Tag Archives: Barack Obama

Ryan Watch

More members of Illinois’ congressional delegation have weighed in on the possible commutation of George Ryan’s prison sentence. All are in the No category:

* Jesse Jackson, Jr. (Democrat)
* Judy Biggert (Republican)
* Debbie Halvorson (incoming Democrat)

Democrats Bobby Rush and Dan Lipinski didn’t return phone calls to the SouthtownStar, the paper reports.


Chief of Cash

The New York Times delves into what it calls “a little-known episode of Mr. Emanuel’s biography” – you know, those 36 months in which he made $18 million working as a mergers & acquisitions guy.

My favorite part is this:

“Confidants of Mr. Emanuel’s said he decided to try his hand at business because he wanted financial security for his family, before eventually returning to public service.”

Oh, the sacrifices he’s made for us!

“He had a number in his head to make enough for the family,” one of Rahm’s brothers, Ezekiel, told the Times.

And he fell just short!

Going Blue

From Chicagoist:

“As if it hadn’t yet, we can now firmly say Obama merchandise has jumped the shark. Or something like that . . . “

Obama Punts

“Add president-elect Barack Obama to the growing list of politicians across Illinois issuing statements this week about former George Ryan being released from federal prison,” NBCChicago.com reports. “He doesn’t have an opinion.”

You know, I wrote the other day over on the Beachwood that I wasn’t going to spend the next four years saying “I told you so,” but that doesn’t mean I’m never gonna say it. So consider it said.

Luis’s Folly

So Luis Gutierrez’s pitch to Rod Blagojevich to replace Barack Obama in the Senate was that he only wanted to serve as a place-holder for the next two years in order to work on immigration reform. Then he’d be out.

Um . . . huh?

Let’s do some good ol’ fashion speculatin’.

1. Face value is reality. Nah.

2. Face value is partially reality. Gutierrez wants two years in the Senate not only to work on immigration reform, but to raise his profile for his next move: mayor, governor, who knows.

3. Gutierrez thinks his wife will be able to make even more lucrative real estate deals on the side if he’s a senator instead of just a rep.

4. Gutierrez mistakenly believes that Obama’s Hyde Park mansion comes with the seat.

5. Gutierrez mistakenly believed that Blagojevich preferred a place-holder; his real intention was to run for re-election to the Senate in 2010 because the people would demand it.

Obama Elementary

Richard Roeper thinks it’s “ridiculous” that the school board in Hempstead, New York, has voted unanimously to change the name of Ludlum Elementary School to Obama Elementary.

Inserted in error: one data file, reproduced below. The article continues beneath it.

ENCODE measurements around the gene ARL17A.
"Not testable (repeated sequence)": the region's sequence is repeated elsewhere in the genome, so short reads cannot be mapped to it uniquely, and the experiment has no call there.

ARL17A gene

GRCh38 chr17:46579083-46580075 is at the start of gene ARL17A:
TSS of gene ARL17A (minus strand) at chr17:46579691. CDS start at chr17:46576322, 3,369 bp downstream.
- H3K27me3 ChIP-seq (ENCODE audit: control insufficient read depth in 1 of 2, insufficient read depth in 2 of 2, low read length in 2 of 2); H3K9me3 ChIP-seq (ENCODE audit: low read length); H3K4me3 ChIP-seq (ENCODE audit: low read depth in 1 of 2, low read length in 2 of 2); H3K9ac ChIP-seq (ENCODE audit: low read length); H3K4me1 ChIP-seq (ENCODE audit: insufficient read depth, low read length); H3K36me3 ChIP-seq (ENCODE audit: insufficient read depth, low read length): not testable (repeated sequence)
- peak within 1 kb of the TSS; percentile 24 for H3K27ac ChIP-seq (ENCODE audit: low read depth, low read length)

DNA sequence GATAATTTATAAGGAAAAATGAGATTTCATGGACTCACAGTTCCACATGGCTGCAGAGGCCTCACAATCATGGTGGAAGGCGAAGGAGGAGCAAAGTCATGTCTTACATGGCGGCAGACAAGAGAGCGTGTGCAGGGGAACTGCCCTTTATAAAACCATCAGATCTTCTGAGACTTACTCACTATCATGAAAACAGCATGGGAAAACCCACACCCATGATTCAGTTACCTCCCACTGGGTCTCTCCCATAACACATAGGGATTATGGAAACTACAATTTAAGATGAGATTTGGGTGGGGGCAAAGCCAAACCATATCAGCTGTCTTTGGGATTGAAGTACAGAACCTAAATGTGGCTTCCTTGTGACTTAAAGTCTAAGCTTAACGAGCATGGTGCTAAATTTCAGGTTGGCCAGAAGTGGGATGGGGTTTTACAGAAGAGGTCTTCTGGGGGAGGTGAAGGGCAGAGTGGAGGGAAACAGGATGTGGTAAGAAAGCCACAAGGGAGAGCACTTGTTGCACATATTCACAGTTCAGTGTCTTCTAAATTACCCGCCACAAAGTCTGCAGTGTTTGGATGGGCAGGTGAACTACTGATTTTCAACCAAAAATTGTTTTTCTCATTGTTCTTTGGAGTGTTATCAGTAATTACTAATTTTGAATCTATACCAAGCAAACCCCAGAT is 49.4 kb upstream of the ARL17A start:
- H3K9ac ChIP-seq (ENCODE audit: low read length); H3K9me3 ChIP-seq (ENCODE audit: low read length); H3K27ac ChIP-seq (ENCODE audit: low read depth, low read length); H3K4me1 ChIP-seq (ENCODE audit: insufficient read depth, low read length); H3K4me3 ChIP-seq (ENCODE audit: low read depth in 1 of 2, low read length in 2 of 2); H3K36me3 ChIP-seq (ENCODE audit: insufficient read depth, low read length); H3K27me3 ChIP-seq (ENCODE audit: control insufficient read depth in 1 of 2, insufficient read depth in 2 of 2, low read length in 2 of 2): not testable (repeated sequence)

Eriz Zorn disagrees. “Normally I’m an advocate for the Hall of Fame rule – that we wait five years after a famous person retires, leaves office or dies before naming anything after him. But this is not a normal situation. Obama has already, inarguably, become one of the most famous, important Chicagoans of all time.”

But enough about us. What do the folks in New York think?

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Obama Bowl

I’m glad Rick Morrissey said it first last Friday in the Tribune so it wouldn’t seem like just another attack on Barack Obama. Because Obama is wrong: We do not need a college football playoff system. In fact, we should roll back the BCS and just go back to the old-fashioned and glorious bowls before they were bastardized beyond recognition. Let’s go back to the future. Here’s why.

1. The fact that college football is pretty much the only athletic endeavor of its kind that doesn’t crown a champion after a playoff is a quaint and unique characteristic of the sport that should be cherished. It’s a big part of what makes college football popular – the weekly debate about the polls and end-of-season debate about who is really No. 1. Must we homogenize everything? We tried that with baseball stadiums in the 70s and found that ballparks like Fenway and Wrigley endure because, for whatever odd reasons, they came to be shaped certain ways. The same with college football. The lack of a playoff system is one of the great hallmarks of the college game. Are we really less well off as a civilization because we don’t crown an official champion (BCS notwithstanding)? Is this really an injustice?

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